Some commissioning parents have, however, effectively abandoned the children they commissioned and in such cases, commercial surrogates may find themselves facing unexpected maternal responsibility for children they had fully intended to give up. These are known as surrogate orphans. The surrogate orphans were an unfortunate by-product of some of the surrogacies, as was seen in the case of Japanese Couple, The Yamadas. The case is mentioned below.

Landmark Judgments
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K.Kalaiselvi vs Chennai Port Trust (2013)

In some cases surrogacy is the only available option for parents who wish to have a child that is biologically related to them”, the Apex Court contended in the case of K.Kalaiselvi vs Chennai Port Trust (2013).

Surrogacy may be of four types, viz:

  • Traditional Surrogacy- It is also known as the “Straight Method”. This method requires the surrogate mother to get pregnant through natural means. However, at the birth of the child, she is required to renounce all rights over the child and hand it over to the couple seeking surrogacy, who shall rear it as their own. There are many methods of fertilization in this method, namely, home artificial insemination using frozen sperm or Intrauterine Insemination or IntraCervical Insemination.
  • Gestational Surrogacy- It is also known as the “Host method”. In this method, the surrogate mother is not the biological mother of the child. She is merely the gestational carrier of the child. The child is conceived through egg donation. 
  • Altruistic Surrogacy- This is the kind of surrogacy the current Indian laws expect. By this method, the surrogacy seeking couple merely takes care of the medical expenses and other pregnancy-related expenses of the surrogate mother. However, no money for the gestation and rewards are provided for the renouncement of the rights over the child.
  • Commercial Surrogacy- It is a form of surrogacy which invites the surrogacy seeking couple to pay off the surrogate mother for her gestational services. Usually, financially affluent couples resort to this method. Even though the method is strictly forbidden in India, Commercial Surrogacy is legally allowed in quite a few countries. Although this may prove to be a good source of income for low-income women, these countries are referred to as ‘Baby Farms’- which is quite an emotionally offensive term in nature.

Baby Manji Yamada vs Union Of India & Anr(2008)

Baby Manji Yamada vs Union Of India & Anr(2008) was filed under Article 32 and raised some pertinent questions. The case was filed by the grandmother of the surrogate baby, Manji. The father of the baby and his wife sought surrogacy in India and flew back to Japan after they succeeded. However, within nine months of this event, the couple separated and the wife did not want the baby, which wasn’t biologically hers. The British-colonial laws of India did not permit a single father to seek surrogacy in India and thus he could not take her back, making her the first surrogate orphan of India. Eventually, the Apex Court had to step in and grant the custody of the baby to the grandmother, who then took her back to Japan with her. However, the case raised some pertinent questions about the abandonment of surrogate children and the need for its regulation. It also brought to light the massive money-making business that the rent-a-womb capital of the world had under its wings.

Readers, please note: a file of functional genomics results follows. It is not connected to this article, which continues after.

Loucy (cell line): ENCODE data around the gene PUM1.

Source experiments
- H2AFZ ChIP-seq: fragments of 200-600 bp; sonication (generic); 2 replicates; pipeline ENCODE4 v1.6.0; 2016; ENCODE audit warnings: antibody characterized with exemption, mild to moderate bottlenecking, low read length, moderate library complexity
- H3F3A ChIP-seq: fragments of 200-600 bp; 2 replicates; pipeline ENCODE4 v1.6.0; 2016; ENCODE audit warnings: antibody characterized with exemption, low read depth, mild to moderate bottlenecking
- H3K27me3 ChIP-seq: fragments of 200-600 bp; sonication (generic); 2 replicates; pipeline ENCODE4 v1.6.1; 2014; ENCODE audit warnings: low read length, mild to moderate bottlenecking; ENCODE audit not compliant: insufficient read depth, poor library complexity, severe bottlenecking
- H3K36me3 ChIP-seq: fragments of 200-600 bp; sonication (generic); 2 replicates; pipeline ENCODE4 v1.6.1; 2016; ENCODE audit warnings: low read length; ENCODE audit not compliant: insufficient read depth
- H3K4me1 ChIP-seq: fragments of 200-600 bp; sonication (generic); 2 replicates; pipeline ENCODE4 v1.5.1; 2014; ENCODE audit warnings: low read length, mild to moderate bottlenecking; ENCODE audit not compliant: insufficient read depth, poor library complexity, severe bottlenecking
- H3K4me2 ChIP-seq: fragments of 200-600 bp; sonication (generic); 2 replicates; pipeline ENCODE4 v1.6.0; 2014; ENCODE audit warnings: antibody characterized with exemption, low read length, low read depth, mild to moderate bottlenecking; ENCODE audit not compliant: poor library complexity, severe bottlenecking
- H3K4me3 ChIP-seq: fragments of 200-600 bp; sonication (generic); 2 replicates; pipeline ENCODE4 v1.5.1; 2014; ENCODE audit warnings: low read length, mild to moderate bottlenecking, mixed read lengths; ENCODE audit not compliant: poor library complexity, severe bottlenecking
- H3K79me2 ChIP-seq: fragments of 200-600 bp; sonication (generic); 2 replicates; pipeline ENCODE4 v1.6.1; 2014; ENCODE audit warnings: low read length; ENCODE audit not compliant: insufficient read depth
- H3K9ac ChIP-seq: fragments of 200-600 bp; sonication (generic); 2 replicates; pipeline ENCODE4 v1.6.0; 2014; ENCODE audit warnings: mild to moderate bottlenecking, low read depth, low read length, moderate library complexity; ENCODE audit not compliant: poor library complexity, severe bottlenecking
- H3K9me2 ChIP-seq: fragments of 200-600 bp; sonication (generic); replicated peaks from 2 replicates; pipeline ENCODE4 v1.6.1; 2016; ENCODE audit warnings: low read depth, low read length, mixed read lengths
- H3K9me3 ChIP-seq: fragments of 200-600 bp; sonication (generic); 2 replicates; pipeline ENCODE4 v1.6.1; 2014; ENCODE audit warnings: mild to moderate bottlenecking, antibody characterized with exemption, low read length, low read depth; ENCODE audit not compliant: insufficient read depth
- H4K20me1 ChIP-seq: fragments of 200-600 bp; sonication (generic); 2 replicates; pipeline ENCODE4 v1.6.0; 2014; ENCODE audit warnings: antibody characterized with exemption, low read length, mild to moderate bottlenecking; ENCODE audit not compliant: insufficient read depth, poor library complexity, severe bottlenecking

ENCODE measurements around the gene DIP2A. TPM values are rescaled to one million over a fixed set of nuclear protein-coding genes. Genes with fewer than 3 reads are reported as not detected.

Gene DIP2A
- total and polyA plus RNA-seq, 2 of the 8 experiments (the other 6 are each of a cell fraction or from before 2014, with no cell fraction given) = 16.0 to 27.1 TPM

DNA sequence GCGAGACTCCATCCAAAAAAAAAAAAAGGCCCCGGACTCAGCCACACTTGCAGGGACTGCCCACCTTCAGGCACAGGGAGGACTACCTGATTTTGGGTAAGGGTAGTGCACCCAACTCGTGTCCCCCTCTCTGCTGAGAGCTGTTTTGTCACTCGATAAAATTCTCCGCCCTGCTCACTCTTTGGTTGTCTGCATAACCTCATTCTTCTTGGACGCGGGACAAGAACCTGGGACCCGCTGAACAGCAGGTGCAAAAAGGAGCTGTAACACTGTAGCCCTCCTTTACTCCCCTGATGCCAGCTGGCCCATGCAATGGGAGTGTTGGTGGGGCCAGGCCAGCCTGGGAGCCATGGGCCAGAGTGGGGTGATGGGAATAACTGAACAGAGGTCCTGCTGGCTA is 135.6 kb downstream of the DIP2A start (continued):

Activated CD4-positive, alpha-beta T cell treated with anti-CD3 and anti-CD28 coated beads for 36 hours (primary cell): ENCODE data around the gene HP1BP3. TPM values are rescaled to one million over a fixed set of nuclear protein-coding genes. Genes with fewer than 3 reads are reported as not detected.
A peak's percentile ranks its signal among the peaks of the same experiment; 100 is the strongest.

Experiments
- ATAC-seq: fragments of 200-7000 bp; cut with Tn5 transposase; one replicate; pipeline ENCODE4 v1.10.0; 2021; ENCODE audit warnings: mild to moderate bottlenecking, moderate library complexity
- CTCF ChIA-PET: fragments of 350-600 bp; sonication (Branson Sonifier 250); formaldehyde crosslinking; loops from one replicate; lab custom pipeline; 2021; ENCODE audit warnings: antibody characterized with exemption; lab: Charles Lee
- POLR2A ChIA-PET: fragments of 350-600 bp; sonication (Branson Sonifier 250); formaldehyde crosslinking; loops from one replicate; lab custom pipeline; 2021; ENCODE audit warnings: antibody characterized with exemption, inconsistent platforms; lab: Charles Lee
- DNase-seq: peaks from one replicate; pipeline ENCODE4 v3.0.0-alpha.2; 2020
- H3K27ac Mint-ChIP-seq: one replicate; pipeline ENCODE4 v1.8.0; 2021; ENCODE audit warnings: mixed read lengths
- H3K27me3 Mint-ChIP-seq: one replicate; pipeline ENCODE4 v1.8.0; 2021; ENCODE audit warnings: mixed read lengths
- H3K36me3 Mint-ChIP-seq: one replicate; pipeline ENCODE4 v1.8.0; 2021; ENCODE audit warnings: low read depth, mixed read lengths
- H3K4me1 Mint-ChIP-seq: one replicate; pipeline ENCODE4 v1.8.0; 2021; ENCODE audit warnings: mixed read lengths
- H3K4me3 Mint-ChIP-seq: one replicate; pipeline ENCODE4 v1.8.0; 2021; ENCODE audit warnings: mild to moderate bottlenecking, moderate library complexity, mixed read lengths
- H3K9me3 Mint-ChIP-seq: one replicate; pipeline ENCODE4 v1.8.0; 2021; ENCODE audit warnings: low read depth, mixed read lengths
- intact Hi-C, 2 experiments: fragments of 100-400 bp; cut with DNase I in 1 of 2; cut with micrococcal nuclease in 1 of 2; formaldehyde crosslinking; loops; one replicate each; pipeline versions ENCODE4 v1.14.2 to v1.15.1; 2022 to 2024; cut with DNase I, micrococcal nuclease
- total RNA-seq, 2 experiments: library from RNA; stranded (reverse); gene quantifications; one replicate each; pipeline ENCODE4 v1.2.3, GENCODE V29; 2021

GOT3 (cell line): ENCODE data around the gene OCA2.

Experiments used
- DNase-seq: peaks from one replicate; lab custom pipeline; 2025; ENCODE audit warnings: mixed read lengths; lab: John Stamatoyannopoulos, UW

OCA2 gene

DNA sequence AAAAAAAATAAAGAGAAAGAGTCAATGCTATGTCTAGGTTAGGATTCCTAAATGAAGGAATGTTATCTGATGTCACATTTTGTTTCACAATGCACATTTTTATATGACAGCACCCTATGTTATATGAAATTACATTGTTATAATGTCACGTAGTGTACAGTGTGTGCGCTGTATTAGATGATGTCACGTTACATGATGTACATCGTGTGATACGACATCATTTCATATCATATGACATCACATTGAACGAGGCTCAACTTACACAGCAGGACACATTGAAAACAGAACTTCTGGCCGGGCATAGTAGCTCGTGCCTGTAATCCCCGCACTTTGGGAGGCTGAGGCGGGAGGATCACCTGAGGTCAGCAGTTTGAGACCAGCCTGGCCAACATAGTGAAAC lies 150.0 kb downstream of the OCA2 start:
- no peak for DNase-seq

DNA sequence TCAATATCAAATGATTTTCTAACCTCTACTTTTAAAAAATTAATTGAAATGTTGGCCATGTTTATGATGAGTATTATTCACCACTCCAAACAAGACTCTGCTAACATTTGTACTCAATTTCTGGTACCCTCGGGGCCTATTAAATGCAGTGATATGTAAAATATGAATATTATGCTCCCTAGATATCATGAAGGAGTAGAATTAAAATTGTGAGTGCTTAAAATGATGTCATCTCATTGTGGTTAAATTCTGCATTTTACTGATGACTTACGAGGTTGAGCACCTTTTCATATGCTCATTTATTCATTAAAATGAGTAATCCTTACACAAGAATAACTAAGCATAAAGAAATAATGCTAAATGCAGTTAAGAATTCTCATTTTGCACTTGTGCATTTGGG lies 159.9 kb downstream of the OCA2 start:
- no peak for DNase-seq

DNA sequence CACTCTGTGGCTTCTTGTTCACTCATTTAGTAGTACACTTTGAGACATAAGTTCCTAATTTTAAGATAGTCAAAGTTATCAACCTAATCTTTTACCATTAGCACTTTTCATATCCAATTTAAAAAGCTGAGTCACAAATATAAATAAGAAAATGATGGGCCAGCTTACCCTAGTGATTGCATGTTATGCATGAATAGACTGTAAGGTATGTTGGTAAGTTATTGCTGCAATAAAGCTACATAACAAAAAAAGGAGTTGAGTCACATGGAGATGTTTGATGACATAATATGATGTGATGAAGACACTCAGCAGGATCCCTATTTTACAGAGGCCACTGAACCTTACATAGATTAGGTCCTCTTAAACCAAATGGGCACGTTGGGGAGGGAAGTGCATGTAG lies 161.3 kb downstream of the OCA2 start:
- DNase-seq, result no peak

Jan Balaz v. Anand Municipality (2009)

In the case of Jan Balaz v. Anand Municipality (2009), the question of the nationality of a surrogate child was brought under question. The child was born to the surrogate mother of Indian nationality. However, the father of the child, seeking rights over the child, was a German national. After the child was born, Germany refused to give nationality to the child. The entire question was more spun because there were no precedents concerning the nationality of a surrogate child prior to the case. The case gained exponential momentum as it progressed. In the instant case, the identity of the two babies has already been established, Since they were born to an Indian national, and hence citizens of India within the meaning of Section 3(1)(c)(ii) of the Citizenship Act. The babies were allowed to come home as long as their parents went through with a required adoption. They had to complete the inter-country adoption process supervised by the Central Adoption Resources Agency.

P.Geetha vs The Kerala Livestock Development(2014)

In the case of P.Geetha vs The Kerala Livestock Development(2014) the Apex Court contended that since the biological mother of a surrogate child does not go through the gestational period, she is not entitled to maternity leave, along with the maternity benefits.


The newly welcomed Surrogacy Law in India has been a landmark law for other Asian countries, who have implemented surrogacy bans as well. One of these countries is Thailand. The unethical exploitation of poor women and their exploitative living conditions were major factors for the formation of this law. It’s hard to speculate about where the Indian surrogacy laws will go from here. If the recently passed bill is any indication, it seems like surrogacy in India won’t be possible any time soon for international intended parents. However, unethical practices and illegal activities still loom large as surrogacy is a largely ungoverned industry in India.

Many of the unfortunate children left behind are not even found- despite the best efforts. Comparatively, The United States of America is one of the best options available to complete a surrogacy in a safe, well-regulated way. It’s not unreasonable to predict that surrogacy will continue in India, even if it’s illegal, putting more intended parents and surrogates at risk than before. In this way, the surrogacy laws in India likely won’t succeed in their goal, and the controversies surrounding Indian surrogacy may not dissipate as quickly as planned. It is unimportant whether the leash follows the dog or vice versa, but the control of the dog is mandatory. So is the case with surrogacy and the laws governing it. We conclude that if gestational surrogates are to remain conceptualized as mere vessels, they should not be expected to assume responsibility for children abandoned by commissioning parents, not even the limited responsibility of giving them up for adoption or surrendering them to the state.